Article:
You don’t need a degree in economics to see that, even if the Builder was able to source the lumber for half the price, the margin you just gained would not even cover the cost of the engineering!
On top of that, to cut all the wood on your site, Builders will need equipment and this equipment has to be moved around.
This generates extra costs that you’ll have to pay... costs that are simply not there when you buy a kit home.
Sidenote: Avrame house kits are manufactured with Kiln-dried wood. Air-dried wood is cheaper but it is not suitable for high-quality timber framing since it tends to rot quicker.
Furthermore, when you buy a house kit, you buy the peace of mind of getting something that has been tested over and over again and it is proven to work.
Tips to approach the Builders
We understand that, in some cases, it is hard to get the Builders to agree to take your project and set your structure up. We have seen situations where local Builders lobbied against the construction and made it impossible for the project to move forward.
Here are three tips you can use to get the Builders on your side:
- Call it “truss system” instead of “kit home”.
Most builders are familiar with truss systems... but they are not familiar with Kit Homes.
When you ask a builder to build with a kit, you ask him to do something he's not proficient in... and he'll most likely start the talk on the defensive.
If you talk about a truss system... well, he has done that in the past so he'll be more open minded.
Avrame kits are entirely made A-shaped trusses, so this
- Make sure the Builders understand the timeframe of the project.
Building with a prefab system is way faster than building entirely on-site. If a builder is not familiar with kit homes, he'll assume your project will take at least double of what it is really necessary.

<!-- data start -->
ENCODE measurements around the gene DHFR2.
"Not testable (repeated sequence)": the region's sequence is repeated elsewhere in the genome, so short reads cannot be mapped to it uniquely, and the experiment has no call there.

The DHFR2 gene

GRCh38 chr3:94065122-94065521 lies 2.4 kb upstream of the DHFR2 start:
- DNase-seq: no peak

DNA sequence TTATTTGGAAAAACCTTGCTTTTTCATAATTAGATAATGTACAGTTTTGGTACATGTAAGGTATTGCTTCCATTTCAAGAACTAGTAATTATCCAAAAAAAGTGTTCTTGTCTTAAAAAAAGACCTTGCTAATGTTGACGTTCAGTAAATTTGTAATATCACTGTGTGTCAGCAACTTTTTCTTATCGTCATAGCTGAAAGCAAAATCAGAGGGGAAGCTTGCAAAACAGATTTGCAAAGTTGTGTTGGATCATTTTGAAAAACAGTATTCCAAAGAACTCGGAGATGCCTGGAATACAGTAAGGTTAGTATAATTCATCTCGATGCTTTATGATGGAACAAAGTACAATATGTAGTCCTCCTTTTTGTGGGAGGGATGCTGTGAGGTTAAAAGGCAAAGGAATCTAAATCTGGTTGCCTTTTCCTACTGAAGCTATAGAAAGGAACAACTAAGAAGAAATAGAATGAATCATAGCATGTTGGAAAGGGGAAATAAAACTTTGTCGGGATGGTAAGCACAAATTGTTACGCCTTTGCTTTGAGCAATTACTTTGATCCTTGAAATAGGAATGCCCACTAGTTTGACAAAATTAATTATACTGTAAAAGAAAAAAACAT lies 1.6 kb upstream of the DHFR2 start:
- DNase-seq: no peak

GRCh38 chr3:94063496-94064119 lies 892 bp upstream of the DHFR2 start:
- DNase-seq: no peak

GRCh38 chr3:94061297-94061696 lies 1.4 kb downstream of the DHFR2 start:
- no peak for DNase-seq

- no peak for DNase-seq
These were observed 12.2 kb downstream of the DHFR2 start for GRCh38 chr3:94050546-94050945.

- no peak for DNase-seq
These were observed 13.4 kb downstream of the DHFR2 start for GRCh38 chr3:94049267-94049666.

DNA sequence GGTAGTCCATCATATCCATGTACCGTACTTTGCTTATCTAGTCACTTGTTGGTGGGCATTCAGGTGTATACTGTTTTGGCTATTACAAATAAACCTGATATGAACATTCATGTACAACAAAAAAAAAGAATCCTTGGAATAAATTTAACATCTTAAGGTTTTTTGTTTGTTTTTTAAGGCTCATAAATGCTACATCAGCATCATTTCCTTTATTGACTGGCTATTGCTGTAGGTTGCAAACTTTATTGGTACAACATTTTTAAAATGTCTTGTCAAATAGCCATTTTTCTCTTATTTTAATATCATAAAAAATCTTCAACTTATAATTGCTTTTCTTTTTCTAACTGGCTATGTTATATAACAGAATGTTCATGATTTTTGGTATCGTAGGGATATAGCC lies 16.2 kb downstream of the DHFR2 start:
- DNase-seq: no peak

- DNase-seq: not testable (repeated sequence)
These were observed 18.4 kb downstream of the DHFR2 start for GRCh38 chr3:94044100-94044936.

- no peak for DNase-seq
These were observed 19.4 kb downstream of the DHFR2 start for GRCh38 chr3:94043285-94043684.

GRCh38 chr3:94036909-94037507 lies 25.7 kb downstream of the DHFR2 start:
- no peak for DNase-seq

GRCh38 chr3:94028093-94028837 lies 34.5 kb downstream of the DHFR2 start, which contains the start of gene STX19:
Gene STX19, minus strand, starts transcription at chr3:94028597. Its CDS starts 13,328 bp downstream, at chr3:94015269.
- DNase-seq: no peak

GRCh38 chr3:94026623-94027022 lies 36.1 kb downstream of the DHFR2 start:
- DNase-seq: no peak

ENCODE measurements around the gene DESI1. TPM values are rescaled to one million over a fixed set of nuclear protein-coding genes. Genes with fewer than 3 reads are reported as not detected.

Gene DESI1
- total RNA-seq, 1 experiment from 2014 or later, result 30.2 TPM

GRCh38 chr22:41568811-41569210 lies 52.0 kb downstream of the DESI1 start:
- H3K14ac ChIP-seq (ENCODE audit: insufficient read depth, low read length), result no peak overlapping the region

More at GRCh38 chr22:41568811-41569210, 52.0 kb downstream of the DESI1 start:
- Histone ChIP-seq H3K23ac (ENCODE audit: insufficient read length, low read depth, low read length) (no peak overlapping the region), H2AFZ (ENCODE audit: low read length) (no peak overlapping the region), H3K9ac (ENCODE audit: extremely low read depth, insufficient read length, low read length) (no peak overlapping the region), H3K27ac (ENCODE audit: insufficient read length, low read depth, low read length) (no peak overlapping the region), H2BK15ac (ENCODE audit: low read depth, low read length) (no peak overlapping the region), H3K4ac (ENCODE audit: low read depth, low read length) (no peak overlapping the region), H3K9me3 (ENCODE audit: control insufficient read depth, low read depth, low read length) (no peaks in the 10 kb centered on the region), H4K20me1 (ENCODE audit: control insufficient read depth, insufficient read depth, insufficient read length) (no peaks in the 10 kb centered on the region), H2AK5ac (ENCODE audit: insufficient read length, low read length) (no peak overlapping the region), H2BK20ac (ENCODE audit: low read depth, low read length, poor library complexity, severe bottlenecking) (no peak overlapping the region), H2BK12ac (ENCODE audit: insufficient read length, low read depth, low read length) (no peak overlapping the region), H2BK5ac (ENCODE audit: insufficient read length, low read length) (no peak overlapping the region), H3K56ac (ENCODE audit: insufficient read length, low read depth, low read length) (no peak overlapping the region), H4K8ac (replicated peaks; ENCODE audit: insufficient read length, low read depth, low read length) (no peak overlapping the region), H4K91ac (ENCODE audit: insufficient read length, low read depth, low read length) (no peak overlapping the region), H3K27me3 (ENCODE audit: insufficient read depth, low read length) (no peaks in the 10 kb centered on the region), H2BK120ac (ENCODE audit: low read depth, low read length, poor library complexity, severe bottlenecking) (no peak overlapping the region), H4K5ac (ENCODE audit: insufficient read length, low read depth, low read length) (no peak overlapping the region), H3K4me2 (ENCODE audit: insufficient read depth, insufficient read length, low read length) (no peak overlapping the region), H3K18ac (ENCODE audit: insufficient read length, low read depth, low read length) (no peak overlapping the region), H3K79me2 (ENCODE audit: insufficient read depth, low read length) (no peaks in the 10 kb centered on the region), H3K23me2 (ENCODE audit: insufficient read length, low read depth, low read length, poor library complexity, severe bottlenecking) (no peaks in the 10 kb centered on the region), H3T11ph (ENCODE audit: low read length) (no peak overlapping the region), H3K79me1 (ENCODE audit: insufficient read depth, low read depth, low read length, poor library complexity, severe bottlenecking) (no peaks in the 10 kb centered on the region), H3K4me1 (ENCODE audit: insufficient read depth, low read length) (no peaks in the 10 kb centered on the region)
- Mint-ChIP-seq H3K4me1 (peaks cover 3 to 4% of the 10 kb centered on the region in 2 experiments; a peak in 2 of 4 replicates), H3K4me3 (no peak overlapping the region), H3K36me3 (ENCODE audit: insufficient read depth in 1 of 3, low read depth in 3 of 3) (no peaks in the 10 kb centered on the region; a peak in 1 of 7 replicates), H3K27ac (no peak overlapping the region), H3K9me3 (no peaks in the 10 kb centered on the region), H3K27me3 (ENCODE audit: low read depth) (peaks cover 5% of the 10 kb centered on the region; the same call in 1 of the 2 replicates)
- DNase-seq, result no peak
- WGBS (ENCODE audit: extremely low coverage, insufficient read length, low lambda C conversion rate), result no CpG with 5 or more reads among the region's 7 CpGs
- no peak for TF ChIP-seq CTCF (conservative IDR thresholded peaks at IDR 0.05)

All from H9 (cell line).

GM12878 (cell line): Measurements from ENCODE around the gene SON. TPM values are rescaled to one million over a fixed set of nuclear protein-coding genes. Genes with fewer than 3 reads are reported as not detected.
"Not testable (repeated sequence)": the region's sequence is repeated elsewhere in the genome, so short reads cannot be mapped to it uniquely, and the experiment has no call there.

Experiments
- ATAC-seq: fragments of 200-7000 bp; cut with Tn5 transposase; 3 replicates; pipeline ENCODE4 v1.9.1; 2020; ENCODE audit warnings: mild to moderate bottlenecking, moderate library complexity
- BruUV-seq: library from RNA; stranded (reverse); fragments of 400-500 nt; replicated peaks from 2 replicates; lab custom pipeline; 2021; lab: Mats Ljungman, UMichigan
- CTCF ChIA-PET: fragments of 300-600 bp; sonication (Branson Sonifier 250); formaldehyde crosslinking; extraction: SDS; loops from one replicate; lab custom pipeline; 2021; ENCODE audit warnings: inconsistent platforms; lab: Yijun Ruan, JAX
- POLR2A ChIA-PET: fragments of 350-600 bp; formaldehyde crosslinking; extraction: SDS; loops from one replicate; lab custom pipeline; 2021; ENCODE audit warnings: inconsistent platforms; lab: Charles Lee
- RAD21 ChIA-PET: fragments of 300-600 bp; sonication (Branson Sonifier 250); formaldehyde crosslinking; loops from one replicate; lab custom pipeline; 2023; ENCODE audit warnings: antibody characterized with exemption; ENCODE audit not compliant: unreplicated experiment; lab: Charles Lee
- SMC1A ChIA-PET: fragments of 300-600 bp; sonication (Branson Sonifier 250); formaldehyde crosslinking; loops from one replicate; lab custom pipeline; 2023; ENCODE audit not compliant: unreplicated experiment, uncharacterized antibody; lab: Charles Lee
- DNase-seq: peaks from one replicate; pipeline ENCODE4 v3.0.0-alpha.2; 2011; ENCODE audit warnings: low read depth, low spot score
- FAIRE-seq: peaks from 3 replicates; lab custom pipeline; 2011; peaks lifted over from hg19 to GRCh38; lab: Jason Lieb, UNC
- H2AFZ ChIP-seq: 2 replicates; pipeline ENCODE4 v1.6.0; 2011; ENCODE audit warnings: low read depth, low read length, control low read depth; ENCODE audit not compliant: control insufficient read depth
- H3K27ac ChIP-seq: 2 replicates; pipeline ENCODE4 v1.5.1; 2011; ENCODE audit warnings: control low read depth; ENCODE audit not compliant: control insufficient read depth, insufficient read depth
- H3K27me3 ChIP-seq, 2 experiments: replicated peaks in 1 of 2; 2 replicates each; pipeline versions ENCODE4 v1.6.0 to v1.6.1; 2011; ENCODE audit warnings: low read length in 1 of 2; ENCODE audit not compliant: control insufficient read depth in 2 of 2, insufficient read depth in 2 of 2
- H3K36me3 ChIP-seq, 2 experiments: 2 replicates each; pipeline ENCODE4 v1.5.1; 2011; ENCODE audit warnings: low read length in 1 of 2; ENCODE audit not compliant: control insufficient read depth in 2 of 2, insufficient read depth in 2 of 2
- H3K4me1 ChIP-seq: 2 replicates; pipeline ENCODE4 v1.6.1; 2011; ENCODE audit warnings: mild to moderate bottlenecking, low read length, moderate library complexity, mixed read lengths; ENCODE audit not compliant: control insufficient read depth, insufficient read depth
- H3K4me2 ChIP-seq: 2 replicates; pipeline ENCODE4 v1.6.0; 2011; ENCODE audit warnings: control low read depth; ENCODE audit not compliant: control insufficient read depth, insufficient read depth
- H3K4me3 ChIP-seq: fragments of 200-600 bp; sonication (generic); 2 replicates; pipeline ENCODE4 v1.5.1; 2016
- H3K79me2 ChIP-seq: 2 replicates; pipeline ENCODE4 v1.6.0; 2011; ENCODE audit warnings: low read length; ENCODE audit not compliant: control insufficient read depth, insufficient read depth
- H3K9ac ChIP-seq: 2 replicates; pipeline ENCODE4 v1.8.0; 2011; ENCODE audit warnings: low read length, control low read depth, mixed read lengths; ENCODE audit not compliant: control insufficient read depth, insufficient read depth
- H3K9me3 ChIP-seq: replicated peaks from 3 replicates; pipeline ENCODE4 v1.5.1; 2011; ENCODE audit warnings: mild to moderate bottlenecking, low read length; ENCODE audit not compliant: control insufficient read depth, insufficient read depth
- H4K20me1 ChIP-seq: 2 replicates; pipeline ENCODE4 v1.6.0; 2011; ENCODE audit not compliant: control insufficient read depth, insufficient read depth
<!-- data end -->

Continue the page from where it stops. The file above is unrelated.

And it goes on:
- Agree to pay a premium.
Finally, when everything else fails, agree to pay more than they would ask for putting up your kit.
Remember that the number one reason they won't take your project is that they fear they won't make enough money (or they'll face to many unforeseen issues).
With this in mind, you can negotiate a premium to pay if the project is carried out smoothly and within the agreed timeframe.
For this story to meet its happy ending, you - the Hero - must accept your call to adventure and being the quest to free yourself and your family from the slavery of a lifestyle that no liger fits you.
You must meet your Guide and learn the lessons he will teach you, so you’ll become ready to face the Builders and defeat Inefficiency.
It’s a brave adventure, but the words of your Guide will always be in the back of your mind and, when the going gets harder, you can always pull the Self-building Guides out of your back pocket.
Today you’ve learned the existence of the Big Picture... and this is the biggest lesson of all.
It will serve you well in the future and it will be the key to the success of your quest.
if you manage the risks yourself,
you have a chance at saving money,
If you give away all the risks,
you give away all the possibilities of saving.